• Stephania tetrandra roots, whole

The FDA has issued warning labels and requests for recalls to the various manufacturers or distributors involved.

The trouble for aristolochic acid started after at least 100 individuals -- all clients of one diet clinic in Belgium -- developed end-stage kidney failure; additionally, a number of them were found to have some kind of kidney or bladder cancer. The Belgian Ministry of Health traced the problem to a prescription weight-loss capsule containing aristolochic acid (which had been accidentally added to the mixture in place of another herb).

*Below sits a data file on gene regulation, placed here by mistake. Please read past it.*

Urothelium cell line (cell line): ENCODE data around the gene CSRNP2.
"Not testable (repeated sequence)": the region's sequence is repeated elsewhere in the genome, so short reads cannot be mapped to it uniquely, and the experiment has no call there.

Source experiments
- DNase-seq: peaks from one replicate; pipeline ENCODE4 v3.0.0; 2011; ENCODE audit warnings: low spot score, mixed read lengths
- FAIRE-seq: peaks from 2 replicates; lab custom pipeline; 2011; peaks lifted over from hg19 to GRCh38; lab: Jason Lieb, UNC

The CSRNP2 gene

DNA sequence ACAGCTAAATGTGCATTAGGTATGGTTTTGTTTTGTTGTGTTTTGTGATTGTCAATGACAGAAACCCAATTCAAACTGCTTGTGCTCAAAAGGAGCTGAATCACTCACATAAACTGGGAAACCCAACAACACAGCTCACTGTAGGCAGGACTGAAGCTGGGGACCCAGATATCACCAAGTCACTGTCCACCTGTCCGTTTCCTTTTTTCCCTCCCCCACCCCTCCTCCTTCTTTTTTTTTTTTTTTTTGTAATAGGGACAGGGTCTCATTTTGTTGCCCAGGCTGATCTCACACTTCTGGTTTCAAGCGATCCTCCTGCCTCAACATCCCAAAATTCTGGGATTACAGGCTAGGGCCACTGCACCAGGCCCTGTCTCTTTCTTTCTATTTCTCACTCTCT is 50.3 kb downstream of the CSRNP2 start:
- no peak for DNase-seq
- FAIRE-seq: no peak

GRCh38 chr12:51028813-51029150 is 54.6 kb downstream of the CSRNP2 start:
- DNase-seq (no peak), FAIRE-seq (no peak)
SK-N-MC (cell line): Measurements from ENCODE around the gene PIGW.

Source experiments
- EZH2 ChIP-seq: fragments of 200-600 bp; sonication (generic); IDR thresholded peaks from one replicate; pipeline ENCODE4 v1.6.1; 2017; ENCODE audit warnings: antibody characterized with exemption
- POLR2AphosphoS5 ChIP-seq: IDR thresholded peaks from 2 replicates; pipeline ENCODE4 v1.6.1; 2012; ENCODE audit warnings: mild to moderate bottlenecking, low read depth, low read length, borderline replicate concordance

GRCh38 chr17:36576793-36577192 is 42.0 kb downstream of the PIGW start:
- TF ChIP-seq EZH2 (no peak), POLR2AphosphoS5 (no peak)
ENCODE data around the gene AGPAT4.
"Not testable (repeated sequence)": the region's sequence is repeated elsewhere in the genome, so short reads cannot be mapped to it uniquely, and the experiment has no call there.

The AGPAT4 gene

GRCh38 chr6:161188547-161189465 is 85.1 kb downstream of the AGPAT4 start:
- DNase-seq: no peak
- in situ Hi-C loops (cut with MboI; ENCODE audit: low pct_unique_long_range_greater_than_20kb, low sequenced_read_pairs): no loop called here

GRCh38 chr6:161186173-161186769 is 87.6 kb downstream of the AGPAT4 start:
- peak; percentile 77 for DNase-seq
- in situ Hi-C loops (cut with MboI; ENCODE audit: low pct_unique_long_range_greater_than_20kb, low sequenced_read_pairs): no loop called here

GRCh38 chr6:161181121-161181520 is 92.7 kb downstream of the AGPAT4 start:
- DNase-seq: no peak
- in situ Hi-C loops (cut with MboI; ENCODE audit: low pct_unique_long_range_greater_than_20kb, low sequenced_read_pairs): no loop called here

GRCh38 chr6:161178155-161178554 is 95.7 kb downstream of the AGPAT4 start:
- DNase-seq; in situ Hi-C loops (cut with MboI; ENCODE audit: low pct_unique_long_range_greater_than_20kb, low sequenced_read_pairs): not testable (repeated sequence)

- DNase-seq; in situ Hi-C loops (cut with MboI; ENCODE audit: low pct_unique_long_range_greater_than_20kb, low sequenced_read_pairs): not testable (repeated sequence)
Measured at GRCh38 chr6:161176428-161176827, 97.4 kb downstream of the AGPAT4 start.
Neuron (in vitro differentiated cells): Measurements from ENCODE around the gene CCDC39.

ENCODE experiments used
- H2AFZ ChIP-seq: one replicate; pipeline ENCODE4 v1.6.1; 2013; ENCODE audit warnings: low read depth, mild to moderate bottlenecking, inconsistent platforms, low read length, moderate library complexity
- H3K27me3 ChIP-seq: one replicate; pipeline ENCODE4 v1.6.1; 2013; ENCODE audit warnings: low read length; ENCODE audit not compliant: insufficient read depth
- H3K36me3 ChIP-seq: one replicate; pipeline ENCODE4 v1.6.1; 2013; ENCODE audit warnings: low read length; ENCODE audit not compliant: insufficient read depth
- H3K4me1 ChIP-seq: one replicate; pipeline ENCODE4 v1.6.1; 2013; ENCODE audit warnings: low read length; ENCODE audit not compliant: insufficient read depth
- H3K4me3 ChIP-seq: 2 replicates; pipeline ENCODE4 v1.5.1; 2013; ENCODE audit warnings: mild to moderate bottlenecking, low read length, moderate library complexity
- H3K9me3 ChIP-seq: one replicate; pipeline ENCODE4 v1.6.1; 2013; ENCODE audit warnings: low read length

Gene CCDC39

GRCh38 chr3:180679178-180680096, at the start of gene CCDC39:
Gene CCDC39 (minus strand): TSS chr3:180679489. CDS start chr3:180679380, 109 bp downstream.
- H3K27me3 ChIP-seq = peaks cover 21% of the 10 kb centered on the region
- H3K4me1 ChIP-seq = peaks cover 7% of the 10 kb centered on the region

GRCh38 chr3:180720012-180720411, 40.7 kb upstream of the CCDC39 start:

Kidney failure began anywhere from three months to seven years after the patients had stopped taking the weight-loss capsules. Testing of 39 samples of kidney tissue showed that bits of genetic material from the herb had attached to the patients' chromosomes. Researchers think the material may turn on cancer genes or turn off genes that protect against cancer -- or both.

Similar cases have also been found in the United Kingdom and in France, prompting the FDA, in May 2000, to impose an import alert on products labeled "aristolochia" or believed to contain aristolochic acid, and to alert healthcare professionals in this country.

Recently, the FDA received reports of two patients in the U.S. who developed serious kidney disease associated with the use of products containing aristolochic acid. One patient had a kidney transplant, and the second is awaiting one. The FDA is asking healthcare professionals to report cases of kidney disease or cancers associated with the use of this product.